Vitamin C is probably the most well-known and studied vitamin. I’ve come to believe that it may also be one of the most important ones for people suffering from chronic bladder problems, which I’d like to explain in today’s post.
If you have interstitial cystitis (IC), you may have been told to stay clear of vitamin C supplements – a.k.a Ascorbic Acid. Why? Because as the name suggests, it is rather acidic and could therefore be rather uncomfortable when getting in contact with inflamed tissue. But fear not, I will explain how you can take it without the burn!
Most of us are aware of the dangers of food poisoning, especially from raw meat. But what if other infections in the body could also be transmitted via food? Well’ research shows that this is unfortunately often the case . Conventionally raised chicken meat could harbor pathogenic E. Coli, the most prevalent bacteria to cause urinary tract infections.
From the meat, these pathogens could pass over to humans and cause infections.
Today I am going to look at different natural antibiotics for the urinary tract.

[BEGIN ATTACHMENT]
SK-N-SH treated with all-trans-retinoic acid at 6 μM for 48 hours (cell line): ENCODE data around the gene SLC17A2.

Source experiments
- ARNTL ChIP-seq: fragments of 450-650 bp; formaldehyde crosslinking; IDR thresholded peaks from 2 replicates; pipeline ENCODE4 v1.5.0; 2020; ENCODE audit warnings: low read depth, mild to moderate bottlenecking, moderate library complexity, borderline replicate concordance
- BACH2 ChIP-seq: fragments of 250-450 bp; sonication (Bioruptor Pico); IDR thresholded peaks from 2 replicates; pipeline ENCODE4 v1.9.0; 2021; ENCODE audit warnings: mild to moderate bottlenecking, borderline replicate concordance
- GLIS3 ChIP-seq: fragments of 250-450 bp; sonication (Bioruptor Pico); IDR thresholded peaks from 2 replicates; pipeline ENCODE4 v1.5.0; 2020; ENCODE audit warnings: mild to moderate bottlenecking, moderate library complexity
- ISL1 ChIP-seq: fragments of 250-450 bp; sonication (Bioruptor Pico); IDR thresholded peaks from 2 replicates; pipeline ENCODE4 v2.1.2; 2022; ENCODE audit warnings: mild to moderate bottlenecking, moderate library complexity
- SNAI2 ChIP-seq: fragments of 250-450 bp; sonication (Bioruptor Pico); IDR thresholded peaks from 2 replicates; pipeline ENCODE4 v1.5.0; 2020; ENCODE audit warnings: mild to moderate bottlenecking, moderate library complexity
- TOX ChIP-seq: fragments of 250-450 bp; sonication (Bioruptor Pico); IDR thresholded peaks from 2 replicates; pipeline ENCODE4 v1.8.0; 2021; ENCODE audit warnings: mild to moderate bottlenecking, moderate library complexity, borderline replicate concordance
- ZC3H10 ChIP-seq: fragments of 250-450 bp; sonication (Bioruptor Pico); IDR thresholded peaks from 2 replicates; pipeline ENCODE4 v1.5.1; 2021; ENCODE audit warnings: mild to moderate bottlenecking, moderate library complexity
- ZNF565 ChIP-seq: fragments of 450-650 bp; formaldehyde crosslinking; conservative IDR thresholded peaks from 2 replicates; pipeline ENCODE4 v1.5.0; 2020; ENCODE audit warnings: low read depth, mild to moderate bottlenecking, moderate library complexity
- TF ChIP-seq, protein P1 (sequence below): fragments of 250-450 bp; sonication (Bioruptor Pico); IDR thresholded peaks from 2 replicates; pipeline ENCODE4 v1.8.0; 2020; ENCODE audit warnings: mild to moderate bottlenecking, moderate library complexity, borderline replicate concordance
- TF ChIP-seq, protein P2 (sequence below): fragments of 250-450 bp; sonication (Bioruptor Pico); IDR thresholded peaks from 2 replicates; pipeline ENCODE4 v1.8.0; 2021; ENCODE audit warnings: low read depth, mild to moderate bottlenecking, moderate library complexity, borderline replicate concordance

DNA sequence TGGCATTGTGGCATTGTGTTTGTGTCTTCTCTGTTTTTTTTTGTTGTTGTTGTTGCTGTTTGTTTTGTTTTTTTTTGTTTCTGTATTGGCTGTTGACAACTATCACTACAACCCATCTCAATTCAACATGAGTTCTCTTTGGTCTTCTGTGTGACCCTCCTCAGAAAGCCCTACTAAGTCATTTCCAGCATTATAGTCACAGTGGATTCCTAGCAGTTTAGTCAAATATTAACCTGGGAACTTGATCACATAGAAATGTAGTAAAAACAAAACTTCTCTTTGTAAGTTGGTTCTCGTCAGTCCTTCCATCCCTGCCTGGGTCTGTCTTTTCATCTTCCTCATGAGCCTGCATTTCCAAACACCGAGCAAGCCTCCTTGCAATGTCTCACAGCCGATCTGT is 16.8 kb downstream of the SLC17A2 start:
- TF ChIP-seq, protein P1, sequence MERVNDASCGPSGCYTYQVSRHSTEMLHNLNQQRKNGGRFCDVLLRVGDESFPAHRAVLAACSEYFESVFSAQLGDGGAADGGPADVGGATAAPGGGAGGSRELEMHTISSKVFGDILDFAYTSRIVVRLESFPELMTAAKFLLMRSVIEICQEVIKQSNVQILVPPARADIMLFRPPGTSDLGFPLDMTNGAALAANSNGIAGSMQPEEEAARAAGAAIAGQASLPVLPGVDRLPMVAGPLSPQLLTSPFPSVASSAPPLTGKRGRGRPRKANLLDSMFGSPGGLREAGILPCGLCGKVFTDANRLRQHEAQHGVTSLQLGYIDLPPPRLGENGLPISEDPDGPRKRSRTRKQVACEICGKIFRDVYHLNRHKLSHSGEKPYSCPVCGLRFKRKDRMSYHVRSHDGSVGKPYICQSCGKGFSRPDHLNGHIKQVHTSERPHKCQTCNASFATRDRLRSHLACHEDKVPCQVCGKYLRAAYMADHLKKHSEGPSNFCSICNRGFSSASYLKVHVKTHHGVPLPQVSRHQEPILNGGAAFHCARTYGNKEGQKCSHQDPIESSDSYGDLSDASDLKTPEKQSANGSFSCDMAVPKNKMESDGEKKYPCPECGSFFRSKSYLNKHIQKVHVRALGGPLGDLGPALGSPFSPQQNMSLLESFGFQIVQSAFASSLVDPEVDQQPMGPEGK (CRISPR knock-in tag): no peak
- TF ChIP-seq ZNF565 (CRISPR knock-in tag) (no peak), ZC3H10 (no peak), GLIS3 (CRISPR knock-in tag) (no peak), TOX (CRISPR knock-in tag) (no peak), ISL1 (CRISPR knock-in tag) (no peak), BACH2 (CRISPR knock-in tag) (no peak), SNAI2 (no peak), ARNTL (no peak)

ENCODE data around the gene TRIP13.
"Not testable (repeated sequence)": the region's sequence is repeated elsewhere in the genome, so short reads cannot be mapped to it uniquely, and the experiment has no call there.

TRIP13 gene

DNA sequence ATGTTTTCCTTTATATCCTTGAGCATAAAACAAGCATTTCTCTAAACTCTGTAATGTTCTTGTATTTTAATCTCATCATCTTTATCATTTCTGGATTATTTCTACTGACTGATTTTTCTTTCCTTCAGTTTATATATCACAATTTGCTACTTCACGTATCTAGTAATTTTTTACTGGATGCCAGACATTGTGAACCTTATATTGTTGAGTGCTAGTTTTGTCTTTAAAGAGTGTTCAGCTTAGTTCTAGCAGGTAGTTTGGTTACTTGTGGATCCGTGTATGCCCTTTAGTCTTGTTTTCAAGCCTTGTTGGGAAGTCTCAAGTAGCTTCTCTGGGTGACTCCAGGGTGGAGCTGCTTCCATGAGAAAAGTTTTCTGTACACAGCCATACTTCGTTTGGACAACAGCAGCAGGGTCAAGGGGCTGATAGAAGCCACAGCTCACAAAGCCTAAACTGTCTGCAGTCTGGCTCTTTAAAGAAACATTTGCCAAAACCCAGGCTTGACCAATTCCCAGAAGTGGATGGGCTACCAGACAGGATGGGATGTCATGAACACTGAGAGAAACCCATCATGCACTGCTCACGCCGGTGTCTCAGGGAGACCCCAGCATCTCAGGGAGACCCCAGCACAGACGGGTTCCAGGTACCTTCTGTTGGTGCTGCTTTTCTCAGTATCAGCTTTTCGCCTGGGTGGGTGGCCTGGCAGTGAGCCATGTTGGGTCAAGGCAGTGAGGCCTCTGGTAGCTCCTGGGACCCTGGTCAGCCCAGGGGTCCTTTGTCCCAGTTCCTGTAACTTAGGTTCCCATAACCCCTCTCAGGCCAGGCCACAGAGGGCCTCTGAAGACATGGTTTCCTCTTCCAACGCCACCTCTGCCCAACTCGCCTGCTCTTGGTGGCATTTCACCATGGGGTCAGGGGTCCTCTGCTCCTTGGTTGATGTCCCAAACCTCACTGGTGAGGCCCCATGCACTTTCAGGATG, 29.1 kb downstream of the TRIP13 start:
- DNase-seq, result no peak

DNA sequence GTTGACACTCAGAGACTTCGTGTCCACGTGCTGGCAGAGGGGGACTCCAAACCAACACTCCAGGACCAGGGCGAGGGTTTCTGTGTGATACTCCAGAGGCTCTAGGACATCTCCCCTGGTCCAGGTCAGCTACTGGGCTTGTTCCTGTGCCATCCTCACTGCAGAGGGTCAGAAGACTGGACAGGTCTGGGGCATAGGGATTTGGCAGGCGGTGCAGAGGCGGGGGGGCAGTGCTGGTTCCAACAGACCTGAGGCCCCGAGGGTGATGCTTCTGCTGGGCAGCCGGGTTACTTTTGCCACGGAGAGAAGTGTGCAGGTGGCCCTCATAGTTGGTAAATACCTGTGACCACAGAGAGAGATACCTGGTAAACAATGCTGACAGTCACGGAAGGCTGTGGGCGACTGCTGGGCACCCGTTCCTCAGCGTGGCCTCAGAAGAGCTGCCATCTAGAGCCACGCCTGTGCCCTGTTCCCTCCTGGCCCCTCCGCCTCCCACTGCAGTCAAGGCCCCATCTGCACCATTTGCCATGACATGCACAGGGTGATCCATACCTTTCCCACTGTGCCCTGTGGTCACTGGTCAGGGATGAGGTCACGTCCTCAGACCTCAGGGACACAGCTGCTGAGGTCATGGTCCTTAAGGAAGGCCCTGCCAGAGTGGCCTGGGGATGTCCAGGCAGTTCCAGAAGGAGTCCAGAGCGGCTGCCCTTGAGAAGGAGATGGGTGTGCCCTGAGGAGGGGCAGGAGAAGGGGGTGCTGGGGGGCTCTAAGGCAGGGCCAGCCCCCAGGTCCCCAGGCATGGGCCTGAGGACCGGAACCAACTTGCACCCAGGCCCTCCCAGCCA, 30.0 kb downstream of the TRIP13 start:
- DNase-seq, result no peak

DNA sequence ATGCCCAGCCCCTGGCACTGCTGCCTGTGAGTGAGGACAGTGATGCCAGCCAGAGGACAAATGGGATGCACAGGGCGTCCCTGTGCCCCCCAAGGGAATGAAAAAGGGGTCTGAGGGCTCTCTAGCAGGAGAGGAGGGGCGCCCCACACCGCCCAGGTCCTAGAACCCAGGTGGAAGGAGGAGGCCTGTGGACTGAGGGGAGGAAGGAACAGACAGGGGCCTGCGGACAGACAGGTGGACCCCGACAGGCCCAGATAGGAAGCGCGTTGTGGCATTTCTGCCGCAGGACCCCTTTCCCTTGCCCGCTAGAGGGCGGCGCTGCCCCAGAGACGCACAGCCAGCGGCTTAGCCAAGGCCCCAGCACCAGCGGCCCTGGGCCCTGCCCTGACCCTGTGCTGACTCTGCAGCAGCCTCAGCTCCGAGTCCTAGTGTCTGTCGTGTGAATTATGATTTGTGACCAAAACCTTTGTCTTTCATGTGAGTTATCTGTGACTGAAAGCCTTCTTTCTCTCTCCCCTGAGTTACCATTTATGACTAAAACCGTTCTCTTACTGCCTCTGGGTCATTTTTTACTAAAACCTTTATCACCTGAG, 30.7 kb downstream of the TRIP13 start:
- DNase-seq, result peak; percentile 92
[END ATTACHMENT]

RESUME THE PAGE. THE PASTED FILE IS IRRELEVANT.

A lot of herbal antimicrobials have a much longer track record of safety compared to modern antibiotic drugs.
They often have less side effects and may exert additional beneficial effects on top of their antimicrobial action, such as reducing inflammation and hindering bacterial adhesion.
If you’re a woman you will probably suffer from a urinary tract infection (UTI) at some point in your life. In fact, UTIs are the second most common reason for hospital visits!
For years I have suffered from chronic UTIs.
They are very uncomfortable and can make life miserable, ruin holidays and your sex-life.
Luckily I managed to get rid of UTIs for good – a lot of which I credit to following the 5 steps I’m going to share with you below.
In my last blog post I looked at the ‘bladder-back-connection’. ‘Fix your Back, Fix your Bladder’ is part 2, in which I’m going to look at potential causes for back problems that affect the bladder and possible solutions.
To recap on the last post, I explained how the nerves connecting the bladder to the brain pass through the spine and that an injury to the spine can lead to damage or compression of these nerves.
The result can be bladder issues such as UTIs and interstitial cystitis.
Cranberry juice has long been considered to be one of the main natural remedies for bladder health. Can cranberry juice prevent urinary tract infections (UTIs)?
When I first started having chronic infections I gulped down litres of the stuff. My GP told me to ‘Just drink some cranberry juice’ when I first started experiencing symptoms of interstitial cystitis after she just couldn’t find anything wrong with me!
At no point in time did the cranberry juice prevent my recurrent infections or helped me to clear my symptoms.